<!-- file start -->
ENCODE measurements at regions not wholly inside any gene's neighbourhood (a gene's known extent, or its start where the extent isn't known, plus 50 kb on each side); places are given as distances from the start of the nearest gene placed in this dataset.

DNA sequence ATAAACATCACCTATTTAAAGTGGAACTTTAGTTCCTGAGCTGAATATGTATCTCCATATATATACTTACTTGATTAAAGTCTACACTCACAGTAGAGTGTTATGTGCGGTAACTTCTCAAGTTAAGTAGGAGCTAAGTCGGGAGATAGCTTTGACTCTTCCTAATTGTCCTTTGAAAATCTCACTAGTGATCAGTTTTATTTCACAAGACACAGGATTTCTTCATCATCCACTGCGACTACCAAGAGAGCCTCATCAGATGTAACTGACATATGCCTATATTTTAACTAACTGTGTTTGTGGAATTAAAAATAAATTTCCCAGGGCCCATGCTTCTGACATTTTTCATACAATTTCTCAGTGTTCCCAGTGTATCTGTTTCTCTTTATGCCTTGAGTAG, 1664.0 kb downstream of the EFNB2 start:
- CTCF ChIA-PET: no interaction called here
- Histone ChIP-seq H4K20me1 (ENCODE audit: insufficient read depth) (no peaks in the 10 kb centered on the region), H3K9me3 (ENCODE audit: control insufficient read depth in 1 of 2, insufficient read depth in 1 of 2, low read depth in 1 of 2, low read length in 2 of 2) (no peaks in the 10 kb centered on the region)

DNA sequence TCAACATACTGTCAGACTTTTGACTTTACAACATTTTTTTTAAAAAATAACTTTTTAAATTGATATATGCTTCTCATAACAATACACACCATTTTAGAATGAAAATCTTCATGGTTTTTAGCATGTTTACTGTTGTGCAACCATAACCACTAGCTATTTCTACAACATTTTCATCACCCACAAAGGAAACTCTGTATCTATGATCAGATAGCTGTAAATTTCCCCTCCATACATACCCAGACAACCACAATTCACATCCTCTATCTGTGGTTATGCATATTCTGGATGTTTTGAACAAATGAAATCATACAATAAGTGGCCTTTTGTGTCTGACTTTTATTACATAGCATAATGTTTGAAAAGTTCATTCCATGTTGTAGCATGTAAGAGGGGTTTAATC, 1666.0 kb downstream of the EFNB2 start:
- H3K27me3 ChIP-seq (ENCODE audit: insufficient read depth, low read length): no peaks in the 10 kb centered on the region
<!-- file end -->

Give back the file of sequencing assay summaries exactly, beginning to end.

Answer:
ENCODE measurements at regions not wholly inside any gene's neighbourhood (a gene's known extent, or its start where the extent isn't known, plus 50 kb on each side); places are given as distances from the start of the nearest gene placed in this dataset.

DNA sequence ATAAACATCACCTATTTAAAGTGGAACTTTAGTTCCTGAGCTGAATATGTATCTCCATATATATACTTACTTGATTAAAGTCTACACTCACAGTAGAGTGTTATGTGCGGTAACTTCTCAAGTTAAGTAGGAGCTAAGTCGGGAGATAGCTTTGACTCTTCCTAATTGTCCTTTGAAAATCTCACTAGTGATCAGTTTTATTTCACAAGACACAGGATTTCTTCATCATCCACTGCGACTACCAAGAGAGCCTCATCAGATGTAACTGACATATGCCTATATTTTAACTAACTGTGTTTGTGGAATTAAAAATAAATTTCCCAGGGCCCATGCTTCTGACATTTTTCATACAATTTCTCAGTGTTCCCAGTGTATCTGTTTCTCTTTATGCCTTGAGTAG, 1664.0 kb downstream of the EFNB2 start:
- CTCF ChIA-PET: no interaction called here
- Histone ChIP-seq H4K20me1 (ENCODE audit: insufficient read depth) (no peaks in the 10 kb centered on the region), H3K9me3 (ENCODE audit: control insufficient read depth in 1 of 2, insufficient read depth in 1 of 2, low read depth in 1 of 2, low read length in 2 of 2) (no peaks in the 10 kb centered on the region)

DNA sequence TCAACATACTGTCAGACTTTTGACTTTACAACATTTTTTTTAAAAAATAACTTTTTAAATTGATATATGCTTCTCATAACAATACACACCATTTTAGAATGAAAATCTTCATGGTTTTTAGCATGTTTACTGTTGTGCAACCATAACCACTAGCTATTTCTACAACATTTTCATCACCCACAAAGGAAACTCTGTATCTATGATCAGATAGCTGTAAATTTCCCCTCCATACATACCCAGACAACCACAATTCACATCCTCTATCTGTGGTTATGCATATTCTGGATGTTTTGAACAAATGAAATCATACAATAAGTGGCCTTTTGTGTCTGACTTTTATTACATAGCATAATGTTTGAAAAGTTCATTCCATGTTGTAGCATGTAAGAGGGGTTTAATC, 1666.0 kb downstream of the EFNB2 start:
- H3K27me3 ChIP-seq (ENCODE audit: insufficient read depth, low read length): no peaks in the 10 kb centered on the region